Will Land Values Drop Off Their Plateau?

Causing the plateau in steady land values has been several years of lower supply of land for sale, which so far has negated any depressed values as a result of the profitability pressures. ( Aimee Cope )

For 2020, the team at Farmers National is looking for a continuation of a mostly flat land market with some regional variances. Causing the plateau in steady land values has been several years of lower supply of land for sale, which so far has negated any depressed values as a result of the profitability pressures.

As Randy Dickhut, senior vice president of real estate operations at Farmers National Company, explains three factors are driving land values:

•    Trade issues, resumption of China purchasing ag goods
•    MFP payments and if a third round will be approved (One third of 2019 net farm income came from government provided sources including crop insurance, MFP, and other conservation and program funding. •    Interest rates

Farmers National Company reports the number of 2019 sales was lower than the peak of 2013. However, the company and its agents saw a 25% increase in acres sold in 2019 compared to 2018. (scroll down for state-by-state sale price averages and outlook for 2020.)

The number of tracts for sale in early 2019 started off slow but picked up speed through the year. Dickhut says we could see the same trend in 2020 but it won’t likely be from a large uptick in forced sales.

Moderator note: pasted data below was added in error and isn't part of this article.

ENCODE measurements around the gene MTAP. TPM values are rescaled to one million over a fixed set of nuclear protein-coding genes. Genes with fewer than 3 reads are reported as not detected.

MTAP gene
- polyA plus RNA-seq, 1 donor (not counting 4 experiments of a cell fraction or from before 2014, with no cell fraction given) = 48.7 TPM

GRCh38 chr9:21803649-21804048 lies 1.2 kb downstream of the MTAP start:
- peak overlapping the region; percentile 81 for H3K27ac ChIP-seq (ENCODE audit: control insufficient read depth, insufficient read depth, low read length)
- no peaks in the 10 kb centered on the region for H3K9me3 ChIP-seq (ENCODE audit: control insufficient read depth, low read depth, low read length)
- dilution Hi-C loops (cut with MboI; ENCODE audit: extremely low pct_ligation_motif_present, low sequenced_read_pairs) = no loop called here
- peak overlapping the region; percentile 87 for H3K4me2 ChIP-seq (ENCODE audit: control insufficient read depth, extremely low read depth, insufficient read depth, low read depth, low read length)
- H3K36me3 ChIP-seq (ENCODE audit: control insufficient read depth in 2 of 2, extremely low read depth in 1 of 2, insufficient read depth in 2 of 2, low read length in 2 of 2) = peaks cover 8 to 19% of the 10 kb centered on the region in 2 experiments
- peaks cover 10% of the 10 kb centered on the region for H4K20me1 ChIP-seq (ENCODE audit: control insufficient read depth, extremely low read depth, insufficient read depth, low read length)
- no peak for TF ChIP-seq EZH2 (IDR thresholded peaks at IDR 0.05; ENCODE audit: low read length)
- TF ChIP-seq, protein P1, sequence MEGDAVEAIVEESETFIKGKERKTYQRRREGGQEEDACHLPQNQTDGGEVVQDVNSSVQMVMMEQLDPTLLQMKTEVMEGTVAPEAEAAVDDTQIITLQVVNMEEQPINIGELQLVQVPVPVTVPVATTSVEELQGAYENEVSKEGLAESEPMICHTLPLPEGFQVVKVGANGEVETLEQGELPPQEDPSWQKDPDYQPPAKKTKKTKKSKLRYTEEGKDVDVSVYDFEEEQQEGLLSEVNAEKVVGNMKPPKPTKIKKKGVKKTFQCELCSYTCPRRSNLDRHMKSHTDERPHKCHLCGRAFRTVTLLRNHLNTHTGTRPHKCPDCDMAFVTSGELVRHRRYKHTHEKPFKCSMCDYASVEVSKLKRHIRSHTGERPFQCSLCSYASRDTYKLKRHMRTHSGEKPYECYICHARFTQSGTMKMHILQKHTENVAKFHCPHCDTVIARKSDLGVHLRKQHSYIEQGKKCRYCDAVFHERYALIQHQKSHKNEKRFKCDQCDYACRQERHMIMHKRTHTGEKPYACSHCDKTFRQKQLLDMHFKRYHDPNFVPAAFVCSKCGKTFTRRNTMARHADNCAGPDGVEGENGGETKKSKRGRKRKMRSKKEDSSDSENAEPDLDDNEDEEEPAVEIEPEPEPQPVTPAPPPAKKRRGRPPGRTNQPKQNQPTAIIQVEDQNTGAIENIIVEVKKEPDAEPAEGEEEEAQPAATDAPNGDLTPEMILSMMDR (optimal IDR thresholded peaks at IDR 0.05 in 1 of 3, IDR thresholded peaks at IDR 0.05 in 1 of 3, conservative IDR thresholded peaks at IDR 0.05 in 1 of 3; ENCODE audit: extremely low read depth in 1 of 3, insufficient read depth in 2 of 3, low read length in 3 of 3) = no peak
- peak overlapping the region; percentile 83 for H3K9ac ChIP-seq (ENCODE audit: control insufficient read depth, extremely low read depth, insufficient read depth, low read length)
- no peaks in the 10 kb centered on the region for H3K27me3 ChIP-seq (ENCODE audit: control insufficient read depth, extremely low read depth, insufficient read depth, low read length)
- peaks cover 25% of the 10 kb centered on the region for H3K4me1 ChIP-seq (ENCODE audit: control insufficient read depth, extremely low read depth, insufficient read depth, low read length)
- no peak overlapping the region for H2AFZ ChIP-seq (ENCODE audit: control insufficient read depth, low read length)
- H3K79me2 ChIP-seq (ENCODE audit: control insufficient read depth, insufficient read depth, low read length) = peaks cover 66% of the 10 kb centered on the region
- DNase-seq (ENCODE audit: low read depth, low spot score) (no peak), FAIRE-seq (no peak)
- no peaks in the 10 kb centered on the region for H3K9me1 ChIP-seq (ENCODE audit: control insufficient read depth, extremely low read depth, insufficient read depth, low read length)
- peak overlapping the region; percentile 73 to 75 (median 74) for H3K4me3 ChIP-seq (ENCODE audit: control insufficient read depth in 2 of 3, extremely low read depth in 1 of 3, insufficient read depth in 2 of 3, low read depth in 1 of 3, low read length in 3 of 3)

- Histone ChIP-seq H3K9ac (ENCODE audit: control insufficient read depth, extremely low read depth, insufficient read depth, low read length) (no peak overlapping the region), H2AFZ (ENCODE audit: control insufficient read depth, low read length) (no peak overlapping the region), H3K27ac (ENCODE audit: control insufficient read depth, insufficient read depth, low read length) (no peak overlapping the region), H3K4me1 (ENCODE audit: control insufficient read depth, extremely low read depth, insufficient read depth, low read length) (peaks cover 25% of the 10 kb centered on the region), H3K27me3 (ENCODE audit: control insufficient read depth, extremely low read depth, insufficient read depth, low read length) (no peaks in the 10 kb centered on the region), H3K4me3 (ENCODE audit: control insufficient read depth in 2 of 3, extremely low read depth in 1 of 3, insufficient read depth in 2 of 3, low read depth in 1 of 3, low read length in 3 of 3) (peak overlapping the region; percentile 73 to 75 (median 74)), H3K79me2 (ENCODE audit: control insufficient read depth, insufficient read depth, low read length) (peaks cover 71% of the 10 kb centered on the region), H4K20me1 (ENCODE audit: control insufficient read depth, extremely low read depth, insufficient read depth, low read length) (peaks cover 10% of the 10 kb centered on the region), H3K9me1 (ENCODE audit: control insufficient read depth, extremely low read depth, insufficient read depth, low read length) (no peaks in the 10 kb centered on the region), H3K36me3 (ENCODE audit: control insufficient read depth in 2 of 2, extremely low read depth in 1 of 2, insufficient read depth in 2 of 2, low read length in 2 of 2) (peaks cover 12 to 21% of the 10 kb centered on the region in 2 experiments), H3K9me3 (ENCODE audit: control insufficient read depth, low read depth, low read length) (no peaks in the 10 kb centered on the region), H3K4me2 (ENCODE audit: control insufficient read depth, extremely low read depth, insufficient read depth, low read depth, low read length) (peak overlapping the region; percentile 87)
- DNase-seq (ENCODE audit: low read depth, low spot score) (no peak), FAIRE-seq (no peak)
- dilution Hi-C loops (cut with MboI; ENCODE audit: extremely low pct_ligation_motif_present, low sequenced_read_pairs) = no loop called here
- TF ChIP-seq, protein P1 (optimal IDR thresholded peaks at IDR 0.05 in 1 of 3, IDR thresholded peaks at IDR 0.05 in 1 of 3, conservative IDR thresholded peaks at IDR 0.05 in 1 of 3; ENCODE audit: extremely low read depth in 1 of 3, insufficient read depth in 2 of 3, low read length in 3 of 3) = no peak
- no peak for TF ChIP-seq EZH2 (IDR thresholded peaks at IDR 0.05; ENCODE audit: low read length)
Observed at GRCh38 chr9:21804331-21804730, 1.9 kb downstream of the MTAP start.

“Financially encouraged sales are happening, but a good portion of them are quietly off the market as farmers are reaching out directly to investors and then renting the land back,” Dickhut explains. 

Dickhut was recently on Agritalk to discuss the trends and drivers:

He says there is likely at least one more year until the financial stresses of today are reflected in the land market. 
“Some activity will be pushed out later in the year, or the financial issues may take another season. Some lenders feel confident, some are more pessimistic,” he says.

One trend Dickhut notes that has spread geographically is a move from public auction to more private treaty sales and more sellers being open to bid sales. 

In the coming year, Dickhut sees farmers continuing to be the majority of farmland buyers. 

“Especially for the good crop land, farmers have saved for those opportunities and they will be ready to buy,” he says. 

Dickhut shares two key things to watch in 2020 will be geopolitical events (particularly as it relates to energy prices) and weather. 

Looking out even further, he says, “It’s important to be aware of the boarder world of what’s going on outside of ag as well as listen to the boots on the ground with landowners, farmers and our own agents.” 

In that vein, he says looking 10 years ahead, there’s a convergence of four important trends: 
1.    Technology
2.    Global consumer trends 
3.    Generational transfer going on with farm operators 
4.    Who owns the land and who will finance the operation

“How these four things will mix together will be interesting,” he says. 

 


 

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